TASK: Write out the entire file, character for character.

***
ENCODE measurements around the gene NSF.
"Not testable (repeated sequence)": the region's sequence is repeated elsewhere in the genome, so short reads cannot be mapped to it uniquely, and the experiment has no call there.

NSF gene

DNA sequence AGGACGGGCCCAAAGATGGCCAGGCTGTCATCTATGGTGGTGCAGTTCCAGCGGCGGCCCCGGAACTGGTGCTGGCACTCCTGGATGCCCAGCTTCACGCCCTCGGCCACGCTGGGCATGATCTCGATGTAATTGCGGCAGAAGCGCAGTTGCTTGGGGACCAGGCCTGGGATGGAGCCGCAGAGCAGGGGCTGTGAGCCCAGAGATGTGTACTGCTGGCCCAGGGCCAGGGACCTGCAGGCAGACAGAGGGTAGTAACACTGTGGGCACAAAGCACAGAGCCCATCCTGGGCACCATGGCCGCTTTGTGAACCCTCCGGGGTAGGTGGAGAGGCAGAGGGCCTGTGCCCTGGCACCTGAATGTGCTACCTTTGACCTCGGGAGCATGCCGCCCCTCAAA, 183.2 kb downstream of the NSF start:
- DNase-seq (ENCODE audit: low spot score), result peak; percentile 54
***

ENCODE measurements around the gene NSF.
"Not testable (repeated sequence)": the region's sequence is repeated elsewhere in the genome, so short reads cannot be mapped to it uniquely, and the experiment has no call there.

NSF gene

DNA sequence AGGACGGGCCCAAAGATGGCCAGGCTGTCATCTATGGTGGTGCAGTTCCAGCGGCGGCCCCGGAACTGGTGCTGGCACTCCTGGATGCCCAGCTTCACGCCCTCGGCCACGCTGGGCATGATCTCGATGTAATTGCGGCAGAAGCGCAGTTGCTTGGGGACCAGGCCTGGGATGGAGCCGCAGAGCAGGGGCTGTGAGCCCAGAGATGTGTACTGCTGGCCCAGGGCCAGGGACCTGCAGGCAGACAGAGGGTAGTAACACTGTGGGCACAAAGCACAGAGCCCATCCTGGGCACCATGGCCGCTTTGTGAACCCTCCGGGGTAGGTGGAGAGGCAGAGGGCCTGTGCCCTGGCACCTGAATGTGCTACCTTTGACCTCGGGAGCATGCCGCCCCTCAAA, 183.2 kb downstream of the NSF start:
- DNase-seq (ENCODE audit: low spot score), result peak; percentile 54